What better way to explore the outdoors than to hit the trails? Adventure awaits in the woods, and with mother nature on the brink of showing off for Spring, there’s no better time than now to tug on the hiking shoes and get outside. Pack a picnic and bring the kids, or grab a friend and catch up as you trek the paths that relax your mind, refresh your soul, and take your breath away.

1. Shining Rock Wilderness, North Carolina

The Shining Rock Wilderness is the largest wilderness area in North Carolina. As part of the Pisgah National Forest, there are several diverse hiking trails to choose from. Two of the main access points are Art Loeb and Investor’s Gap (moderate and easy, respectively), which are both well-traveled trails, but have incredible views. The Art Loeb makes the ascent up the side of Cold Mountain where the Cold Mountain trail itself takes you all the way to the peak. It’s a strenuous hike – about 11 miles round-trip to the peak and back – but once you see the view from the top, you’ll be too amazed to feel tired.

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View from Cold Mountain in the Shining Rock Wilderness

2. DeSoto State Park, Alabama

One of the best places to go for a hike in Alabama is DeSoto State Park. The park is located on Lookout Mountain with gorgeous ridges, amazing waterfalls and a peaceful river. There are over 25 miles of hiking trails ranging anywhere from easy to expert. Take the DeSoto Scout Trail, a historic 16 mile trail with exits along the way. It follows along Little River all the way to Little River Canyon National Preserve, where you can find some of the most breathtaking waterfalls you’ve ever seen.  Don’t forget to bring the camera – you’ll kick yourself if you don’t.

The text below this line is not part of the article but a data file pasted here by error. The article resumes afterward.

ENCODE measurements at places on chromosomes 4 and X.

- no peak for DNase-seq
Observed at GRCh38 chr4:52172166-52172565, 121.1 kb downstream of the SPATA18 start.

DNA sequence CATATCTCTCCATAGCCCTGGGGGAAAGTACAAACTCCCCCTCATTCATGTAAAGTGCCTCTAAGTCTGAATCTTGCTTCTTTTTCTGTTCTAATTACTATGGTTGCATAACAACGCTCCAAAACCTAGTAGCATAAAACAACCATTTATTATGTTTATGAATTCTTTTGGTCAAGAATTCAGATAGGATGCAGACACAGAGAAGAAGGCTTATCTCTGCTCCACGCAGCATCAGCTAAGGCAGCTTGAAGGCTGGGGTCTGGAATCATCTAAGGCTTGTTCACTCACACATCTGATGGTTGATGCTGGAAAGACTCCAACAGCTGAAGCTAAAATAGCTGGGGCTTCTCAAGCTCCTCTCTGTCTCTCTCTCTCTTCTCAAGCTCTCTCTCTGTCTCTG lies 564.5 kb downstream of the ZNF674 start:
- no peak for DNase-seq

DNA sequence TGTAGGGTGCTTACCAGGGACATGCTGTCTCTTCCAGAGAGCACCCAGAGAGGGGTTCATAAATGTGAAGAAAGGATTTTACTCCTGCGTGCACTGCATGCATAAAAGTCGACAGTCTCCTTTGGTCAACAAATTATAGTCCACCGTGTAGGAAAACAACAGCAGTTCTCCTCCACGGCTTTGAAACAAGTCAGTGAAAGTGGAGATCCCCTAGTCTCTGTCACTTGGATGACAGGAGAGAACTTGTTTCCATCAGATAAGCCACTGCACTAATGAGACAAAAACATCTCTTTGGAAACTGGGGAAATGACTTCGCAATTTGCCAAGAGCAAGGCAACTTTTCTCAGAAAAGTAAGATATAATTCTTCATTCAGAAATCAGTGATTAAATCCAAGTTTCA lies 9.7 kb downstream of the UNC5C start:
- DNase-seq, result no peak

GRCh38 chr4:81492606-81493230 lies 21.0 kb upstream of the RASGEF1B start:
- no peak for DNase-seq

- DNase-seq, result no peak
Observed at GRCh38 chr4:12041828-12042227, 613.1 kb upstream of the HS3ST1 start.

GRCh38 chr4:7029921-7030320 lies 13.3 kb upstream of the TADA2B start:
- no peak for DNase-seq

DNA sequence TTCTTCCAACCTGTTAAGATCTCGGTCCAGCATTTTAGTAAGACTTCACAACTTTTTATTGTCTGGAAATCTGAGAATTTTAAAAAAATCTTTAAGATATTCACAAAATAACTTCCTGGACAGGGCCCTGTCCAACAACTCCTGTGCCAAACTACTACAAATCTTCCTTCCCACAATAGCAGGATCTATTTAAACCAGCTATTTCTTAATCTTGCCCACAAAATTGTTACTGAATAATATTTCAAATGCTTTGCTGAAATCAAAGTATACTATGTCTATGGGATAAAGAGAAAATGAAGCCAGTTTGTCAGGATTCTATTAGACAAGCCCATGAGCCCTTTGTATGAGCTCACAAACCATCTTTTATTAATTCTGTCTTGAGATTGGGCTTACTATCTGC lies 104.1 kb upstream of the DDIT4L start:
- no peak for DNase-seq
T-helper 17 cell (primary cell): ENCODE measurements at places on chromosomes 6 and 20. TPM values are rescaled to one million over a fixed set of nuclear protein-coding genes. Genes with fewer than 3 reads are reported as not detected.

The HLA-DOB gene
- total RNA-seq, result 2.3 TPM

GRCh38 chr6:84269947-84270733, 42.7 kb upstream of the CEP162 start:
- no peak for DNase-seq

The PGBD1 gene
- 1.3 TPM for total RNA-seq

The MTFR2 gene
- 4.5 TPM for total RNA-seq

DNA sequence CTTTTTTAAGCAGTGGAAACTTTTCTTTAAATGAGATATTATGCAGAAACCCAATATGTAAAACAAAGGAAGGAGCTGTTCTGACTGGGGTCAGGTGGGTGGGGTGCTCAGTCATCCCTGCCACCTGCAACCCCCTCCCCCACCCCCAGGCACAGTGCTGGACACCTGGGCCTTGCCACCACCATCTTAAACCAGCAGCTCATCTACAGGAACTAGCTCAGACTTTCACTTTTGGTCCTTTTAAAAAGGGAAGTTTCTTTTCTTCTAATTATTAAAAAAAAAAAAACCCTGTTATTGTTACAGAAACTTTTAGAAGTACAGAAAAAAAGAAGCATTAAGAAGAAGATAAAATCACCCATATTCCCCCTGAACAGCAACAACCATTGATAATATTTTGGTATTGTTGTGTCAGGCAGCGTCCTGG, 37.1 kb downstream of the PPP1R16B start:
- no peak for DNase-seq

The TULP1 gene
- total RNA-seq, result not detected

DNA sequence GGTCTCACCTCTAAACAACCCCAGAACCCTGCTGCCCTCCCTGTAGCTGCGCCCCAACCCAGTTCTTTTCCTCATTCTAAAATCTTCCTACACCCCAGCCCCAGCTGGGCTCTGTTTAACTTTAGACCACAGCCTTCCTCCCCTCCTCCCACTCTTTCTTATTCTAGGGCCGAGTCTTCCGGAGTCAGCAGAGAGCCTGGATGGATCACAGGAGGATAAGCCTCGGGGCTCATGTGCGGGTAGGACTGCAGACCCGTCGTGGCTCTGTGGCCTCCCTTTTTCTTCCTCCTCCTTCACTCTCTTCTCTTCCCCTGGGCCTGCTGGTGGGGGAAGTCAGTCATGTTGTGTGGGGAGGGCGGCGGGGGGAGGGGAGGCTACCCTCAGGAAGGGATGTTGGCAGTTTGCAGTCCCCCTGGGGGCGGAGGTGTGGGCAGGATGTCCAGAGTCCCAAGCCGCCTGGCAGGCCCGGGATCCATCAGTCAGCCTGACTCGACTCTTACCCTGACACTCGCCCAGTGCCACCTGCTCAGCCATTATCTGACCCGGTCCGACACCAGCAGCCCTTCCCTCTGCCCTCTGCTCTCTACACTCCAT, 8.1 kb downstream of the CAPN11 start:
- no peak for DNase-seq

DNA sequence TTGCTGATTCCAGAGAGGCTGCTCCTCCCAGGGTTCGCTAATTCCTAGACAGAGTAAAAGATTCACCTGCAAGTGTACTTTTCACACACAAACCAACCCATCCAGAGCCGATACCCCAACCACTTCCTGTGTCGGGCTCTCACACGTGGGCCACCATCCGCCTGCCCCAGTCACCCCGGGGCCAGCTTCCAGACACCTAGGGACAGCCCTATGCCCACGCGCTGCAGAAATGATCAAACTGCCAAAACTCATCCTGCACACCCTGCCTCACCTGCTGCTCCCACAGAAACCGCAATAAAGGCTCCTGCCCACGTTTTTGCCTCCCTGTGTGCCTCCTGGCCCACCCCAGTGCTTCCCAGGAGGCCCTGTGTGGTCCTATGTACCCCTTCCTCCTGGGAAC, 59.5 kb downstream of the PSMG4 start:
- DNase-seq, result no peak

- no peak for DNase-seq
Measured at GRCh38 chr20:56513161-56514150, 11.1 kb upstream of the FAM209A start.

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DeSoto State Park Trail to Laurel Falls

3. Smoky Mountains, Tennessee

How can you list places to go hiking in the Southeast without mentioning the Smoky Mountains? Whether you choose the North Carolina side or the Tennessee side, the Smokies won’t disappoint. To find a trailhead to Thunderhead Mountain and Rocky Top, follow the Abrams Creek out of the Cades Cove picnic area, and you’ll find the Anthony Creek Trail. Grassy meadows, fragrant flowers and azaleas bursting with color will accompany you on this trail. Make frequent stops along the trail to take in your surroundings, some of the most regal views in the entire Smoky Mountains.

View near Thunderhead Mountain

View near Thunderhead Mountain

4. Sipsey Wilderness, Alabama

For a truly wild experience check out Alabama’s Sipsey Wilderness. It is part of the Bankhead National Forest and is a popular wilderness area for both hikers and backpackers. There are many trails to choose from for a day hike or multiple-day backpacking trip. The Sipsey features waterfalls, free-flowing creeks, scenic overlooks and a yellow poplar named Big Tree that has become a star attraction. At 150-feet tall and 25-feet around, Big Tree is the largest specimen of poplar in Alabama.

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Cool creek waters at Sipsey Wilderness

5. Scott’s Run Nature Preserve, Virginia

Scott’s Run Nature Preserve is as unique as it is beautiful. Home to remarkable wildflowers such as Virginia Bluebells and sessile trillium as well as rare species of flowers (please don’t pick them!), you’ll find yourself slowing down so that you don’t miss the streaks of color, tiny blooms and impressive hardwood trees. Go in the spring after a fresh rain and witness nature’s wonders as the creeks are swollen and spilling over into clear waterfalls and brilliant mushrooms peek up from the soil. Although this is a popular place to visit among the locals, please leave only footprints behind, as this beautiful atmosphere is threatened by the pollution and destruction of visitors. Grab a trail map and see just how many fun discoveries you can make along the way.